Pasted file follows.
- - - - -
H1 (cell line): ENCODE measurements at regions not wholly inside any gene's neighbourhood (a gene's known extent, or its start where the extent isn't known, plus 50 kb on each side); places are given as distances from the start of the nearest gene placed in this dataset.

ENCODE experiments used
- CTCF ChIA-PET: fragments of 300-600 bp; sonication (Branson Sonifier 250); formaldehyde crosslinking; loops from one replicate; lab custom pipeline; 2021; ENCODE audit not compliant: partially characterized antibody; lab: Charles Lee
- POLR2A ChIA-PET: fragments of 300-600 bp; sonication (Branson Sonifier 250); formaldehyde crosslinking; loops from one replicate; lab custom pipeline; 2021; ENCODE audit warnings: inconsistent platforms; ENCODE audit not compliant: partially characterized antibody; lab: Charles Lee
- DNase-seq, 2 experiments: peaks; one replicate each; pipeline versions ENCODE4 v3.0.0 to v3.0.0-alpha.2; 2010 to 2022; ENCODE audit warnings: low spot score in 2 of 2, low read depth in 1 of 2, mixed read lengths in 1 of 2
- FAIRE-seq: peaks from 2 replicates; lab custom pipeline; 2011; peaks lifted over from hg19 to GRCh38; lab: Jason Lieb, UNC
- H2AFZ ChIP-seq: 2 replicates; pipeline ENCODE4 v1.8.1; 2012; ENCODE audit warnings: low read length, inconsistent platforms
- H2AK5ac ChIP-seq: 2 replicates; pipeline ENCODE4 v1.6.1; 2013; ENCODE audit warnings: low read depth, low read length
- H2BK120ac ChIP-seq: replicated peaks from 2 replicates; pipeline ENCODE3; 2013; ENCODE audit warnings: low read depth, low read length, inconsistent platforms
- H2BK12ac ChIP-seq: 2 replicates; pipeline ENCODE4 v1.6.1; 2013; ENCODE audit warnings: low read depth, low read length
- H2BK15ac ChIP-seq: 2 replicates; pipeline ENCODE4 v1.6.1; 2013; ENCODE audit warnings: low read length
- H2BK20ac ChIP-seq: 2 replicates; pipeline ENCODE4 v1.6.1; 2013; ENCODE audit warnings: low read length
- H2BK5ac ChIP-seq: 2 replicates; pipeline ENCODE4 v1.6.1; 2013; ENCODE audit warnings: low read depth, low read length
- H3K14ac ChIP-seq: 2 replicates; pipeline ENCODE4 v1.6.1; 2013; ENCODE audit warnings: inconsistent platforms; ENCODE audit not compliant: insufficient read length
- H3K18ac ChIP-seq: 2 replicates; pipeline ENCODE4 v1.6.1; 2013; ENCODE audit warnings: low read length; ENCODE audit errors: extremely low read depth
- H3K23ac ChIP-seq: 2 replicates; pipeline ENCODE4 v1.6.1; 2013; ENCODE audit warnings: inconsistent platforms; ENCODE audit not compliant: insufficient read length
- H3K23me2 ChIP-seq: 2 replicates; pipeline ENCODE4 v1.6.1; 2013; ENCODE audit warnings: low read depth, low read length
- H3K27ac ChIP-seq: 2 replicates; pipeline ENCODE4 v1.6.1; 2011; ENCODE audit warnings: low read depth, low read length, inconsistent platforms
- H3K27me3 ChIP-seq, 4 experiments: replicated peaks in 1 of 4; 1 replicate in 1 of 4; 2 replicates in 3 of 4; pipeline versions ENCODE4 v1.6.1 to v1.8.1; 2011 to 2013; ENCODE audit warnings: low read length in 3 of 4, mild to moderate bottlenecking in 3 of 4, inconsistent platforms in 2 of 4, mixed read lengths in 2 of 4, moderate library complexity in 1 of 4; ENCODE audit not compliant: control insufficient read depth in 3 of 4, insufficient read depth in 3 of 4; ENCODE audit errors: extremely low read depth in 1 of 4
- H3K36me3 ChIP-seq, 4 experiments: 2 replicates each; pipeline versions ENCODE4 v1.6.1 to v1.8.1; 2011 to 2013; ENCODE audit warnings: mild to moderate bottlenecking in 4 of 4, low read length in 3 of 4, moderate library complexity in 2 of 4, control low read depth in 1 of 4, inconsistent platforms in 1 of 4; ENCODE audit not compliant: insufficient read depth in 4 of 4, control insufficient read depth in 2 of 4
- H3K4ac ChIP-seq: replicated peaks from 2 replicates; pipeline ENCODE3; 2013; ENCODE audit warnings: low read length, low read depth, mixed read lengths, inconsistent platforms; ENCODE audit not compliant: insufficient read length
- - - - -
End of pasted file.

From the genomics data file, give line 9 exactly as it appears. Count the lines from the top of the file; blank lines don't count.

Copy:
- H2BK120ac ChIP-seq: replicated peaks from 2 replicates; pipeline ENCODE3; 2013; ENCODE audit warnings: low read depth, low read length, inconsistent platforms